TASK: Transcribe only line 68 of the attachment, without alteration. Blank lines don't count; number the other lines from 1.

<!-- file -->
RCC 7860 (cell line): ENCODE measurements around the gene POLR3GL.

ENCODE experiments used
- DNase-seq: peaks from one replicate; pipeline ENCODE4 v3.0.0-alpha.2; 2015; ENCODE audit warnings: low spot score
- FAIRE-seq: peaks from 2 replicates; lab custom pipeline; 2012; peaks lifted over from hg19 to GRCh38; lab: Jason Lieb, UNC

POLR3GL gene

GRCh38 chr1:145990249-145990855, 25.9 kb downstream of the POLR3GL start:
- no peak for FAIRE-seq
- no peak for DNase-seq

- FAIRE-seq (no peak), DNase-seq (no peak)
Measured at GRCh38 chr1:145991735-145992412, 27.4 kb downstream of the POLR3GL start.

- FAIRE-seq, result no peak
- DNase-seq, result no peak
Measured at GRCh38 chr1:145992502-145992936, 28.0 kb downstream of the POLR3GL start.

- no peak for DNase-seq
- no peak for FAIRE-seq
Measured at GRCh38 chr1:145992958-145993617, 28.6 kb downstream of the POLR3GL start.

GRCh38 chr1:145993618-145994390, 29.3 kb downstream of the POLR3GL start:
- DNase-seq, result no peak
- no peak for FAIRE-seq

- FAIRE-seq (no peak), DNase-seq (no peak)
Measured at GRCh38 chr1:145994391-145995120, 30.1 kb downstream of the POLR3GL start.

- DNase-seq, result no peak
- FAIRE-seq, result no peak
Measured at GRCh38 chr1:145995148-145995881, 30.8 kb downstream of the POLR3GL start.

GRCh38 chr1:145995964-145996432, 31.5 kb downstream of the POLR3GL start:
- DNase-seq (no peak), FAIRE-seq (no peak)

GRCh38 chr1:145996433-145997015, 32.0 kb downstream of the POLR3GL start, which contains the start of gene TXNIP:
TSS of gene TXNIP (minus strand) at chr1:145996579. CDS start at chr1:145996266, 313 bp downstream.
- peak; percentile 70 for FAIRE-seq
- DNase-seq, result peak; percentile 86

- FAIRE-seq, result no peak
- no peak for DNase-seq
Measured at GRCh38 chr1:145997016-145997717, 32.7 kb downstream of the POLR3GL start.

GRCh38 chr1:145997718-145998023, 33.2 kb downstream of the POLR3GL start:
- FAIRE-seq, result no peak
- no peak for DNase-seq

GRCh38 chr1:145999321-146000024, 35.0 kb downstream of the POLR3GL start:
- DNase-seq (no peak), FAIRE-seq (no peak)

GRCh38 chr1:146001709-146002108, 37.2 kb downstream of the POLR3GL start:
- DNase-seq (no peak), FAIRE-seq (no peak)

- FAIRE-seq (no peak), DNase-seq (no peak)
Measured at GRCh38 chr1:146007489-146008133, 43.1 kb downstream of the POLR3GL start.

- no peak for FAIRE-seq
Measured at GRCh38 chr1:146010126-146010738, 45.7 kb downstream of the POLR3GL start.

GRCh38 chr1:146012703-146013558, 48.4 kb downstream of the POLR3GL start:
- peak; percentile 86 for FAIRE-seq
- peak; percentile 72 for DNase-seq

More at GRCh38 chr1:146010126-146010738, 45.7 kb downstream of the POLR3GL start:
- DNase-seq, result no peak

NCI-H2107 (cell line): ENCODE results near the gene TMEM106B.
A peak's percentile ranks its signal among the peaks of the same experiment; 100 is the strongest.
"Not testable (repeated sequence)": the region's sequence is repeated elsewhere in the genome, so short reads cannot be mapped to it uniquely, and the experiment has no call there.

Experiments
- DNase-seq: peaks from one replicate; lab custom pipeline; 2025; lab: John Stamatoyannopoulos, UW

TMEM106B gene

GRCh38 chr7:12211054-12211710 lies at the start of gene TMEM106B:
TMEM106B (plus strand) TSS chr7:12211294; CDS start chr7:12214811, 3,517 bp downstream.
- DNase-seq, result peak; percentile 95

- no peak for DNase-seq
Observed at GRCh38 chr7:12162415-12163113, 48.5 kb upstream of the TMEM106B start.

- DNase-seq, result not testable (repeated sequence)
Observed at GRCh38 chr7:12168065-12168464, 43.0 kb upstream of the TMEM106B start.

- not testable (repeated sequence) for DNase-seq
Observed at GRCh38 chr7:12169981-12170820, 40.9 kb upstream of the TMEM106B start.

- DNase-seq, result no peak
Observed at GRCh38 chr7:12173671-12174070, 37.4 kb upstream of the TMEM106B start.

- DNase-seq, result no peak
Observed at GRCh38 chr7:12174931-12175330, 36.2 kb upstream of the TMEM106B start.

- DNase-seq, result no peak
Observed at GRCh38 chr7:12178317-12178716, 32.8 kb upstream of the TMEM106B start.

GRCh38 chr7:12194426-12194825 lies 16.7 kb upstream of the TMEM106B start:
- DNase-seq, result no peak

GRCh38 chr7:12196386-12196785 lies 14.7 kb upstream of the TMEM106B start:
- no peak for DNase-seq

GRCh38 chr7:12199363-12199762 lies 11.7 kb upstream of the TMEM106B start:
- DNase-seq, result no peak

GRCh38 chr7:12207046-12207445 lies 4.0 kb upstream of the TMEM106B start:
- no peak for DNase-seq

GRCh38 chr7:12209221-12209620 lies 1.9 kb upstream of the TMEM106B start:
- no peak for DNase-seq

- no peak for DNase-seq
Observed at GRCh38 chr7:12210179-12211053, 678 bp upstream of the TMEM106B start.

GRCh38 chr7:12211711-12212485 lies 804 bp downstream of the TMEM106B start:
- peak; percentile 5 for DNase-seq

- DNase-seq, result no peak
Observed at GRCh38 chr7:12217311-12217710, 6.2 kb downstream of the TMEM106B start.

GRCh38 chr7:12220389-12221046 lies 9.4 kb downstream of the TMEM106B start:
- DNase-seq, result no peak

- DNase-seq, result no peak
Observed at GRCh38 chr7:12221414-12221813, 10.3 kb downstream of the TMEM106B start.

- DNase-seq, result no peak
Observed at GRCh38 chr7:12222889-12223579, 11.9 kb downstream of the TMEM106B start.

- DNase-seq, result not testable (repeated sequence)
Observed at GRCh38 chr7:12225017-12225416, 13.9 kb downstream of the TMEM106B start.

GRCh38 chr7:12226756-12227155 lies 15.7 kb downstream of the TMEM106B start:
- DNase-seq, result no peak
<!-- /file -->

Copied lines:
Observed at GRCh38 chr7:12174931-12175330, 36.2 kb upstream of the TMEM106B start.